The Faces of 90.5 WESA
Thu October 20, 2011
Voter ID Opponents Gather Strength in Pennsylvania
People representing older voters, black voters, and voters with disabilities say a measure making its way through the Pennsylvania Legislature would put an unnecessary barrier between the individuals they represent and the polling place. Opponents of the bill say Pennsylvanians that fall into several categories who most need to have their voice heard in politics are also among those most unlikely to have state-issued photo ID's.
Butler County Republican Representative Daryl Metcalfe is the bill's sponsor. He argues that a photo ID is required for everything from getting a library card to picking up products you have ordered, so it makes sense that something as important as voting would carry the same requirements. Not everyone agrees.
"[Y]ou know what? Voting is a right. A right for every U.S. citizen. This is not just a prerogative type of an issue. This is a right. And the United State of America, including Pennsylvania, should be finding ways to encourage people to vote," said Black Political Empowerment Committee Chair Tim Stevens.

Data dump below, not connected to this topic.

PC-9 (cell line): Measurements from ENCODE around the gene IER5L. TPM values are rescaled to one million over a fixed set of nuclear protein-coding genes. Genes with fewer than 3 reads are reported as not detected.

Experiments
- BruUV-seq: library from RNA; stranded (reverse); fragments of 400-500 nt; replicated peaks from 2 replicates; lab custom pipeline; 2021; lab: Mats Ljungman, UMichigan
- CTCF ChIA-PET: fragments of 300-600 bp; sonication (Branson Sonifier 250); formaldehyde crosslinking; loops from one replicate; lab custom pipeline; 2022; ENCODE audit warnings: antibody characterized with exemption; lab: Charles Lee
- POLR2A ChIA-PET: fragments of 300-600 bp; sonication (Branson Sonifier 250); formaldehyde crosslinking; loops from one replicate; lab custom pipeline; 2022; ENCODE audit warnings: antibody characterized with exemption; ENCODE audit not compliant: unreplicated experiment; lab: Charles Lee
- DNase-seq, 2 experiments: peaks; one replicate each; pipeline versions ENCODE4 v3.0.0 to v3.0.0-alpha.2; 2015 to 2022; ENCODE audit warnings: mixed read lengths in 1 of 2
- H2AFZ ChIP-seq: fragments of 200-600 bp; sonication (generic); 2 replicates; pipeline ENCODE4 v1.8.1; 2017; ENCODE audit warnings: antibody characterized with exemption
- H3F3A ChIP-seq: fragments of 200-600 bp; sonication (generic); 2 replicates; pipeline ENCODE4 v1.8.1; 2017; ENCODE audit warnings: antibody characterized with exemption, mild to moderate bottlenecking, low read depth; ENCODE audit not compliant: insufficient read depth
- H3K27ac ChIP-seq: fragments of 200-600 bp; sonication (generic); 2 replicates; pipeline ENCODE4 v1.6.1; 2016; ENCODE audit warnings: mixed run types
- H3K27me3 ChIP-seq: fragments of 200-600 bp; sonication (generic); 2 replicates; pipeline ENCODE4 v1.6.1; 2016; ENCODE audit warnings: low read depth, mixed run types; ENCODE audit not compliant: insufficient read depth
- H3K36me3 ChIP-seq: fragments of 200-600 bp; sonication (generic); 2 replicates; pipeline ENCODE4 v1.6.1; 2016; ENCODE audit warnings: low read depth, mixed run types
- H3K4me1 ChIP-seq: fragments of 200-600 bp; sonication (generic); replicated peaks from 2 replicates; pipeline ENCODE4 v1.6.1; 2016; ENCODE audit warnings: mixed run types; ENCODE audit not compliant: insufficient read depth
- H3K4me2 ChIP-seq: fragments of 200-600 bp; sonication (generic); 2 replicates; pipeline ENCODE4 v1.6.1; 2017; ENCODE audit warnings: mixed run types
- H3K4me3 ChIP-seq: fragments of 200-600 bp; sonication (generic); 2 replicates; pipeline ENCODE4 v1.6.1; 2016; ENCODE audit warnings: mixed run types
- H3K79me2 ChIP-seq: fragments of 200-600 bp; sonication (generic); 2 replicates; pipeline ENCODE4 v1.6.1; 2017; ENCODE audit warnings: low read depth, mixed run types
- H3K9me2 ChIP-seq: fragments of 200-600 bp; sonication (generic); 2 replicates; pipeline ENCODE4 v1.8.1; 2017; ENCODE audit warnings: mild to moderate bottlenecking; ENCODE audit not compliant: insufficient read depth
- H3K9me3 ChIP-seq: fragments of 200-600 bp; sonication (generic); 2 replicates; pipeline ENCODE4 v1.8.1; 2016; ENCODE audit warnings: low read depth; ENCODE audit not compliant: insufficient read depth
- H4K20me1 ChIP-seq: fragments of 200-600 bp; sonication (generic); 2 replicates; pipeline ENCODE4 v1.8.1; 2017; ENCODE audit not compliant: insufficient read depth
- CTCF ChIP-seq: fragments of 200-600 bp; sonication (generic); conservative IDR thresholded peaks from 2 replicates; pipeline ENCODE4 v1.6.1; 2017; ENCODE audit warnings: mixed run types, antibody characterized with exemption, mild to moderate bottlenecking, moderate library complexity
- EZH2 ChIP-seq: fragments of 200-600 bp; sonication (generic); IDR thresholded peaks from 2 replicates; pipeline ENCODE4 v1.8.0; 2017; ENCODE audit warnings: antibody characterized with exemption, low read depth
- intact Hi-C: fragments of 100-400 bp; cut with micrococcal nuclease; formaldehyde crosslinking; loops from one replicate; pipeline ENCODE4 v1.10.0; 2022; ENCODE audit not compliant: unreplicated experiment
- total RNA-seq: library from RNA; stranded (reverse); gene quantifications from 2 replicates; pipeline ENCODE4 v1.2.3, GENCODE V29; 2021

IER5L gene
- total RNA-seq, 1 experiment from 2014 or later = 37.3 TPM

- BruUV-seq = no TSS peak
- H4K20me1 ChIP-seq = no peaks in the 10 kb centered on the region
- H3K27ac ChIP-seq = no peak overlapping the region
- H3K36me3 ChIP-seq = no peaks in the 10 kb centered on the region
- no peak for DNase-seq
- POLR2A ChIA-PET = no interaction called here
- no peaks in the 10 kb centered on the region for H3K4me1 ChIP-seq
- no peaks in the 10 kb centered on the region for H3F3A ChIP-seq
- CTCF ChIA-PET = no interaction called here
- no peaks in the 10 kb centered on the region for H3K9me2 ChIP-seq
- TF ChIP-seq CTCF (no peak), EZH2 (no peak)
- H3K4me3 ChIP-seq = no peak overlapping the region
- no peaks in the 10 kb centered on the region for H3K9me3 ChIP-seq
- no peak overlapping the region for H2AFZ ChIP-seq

Wendy Bookler first heard about the Voter ID proposal while working with the SeniorLAW Center in Philadelphia, and she figured it could make voting more difficult for her mother. The 93-year-old registered voter has no state-issued photo ID. "I was with my mom and I told her about this legislation, and that's when she said, 'Boy, you're really a nobody in this state if you don't have a driver's license,'" said Bookler.
The bill calls for the state to issue non-drivers ID's to any person without an ID who is already a registered voter. The House Appropriations Committee estimates the measure would cost the state $4.3 million.
About 82 percent of Pennsylvania adults are registered to vote, according to PennDOT.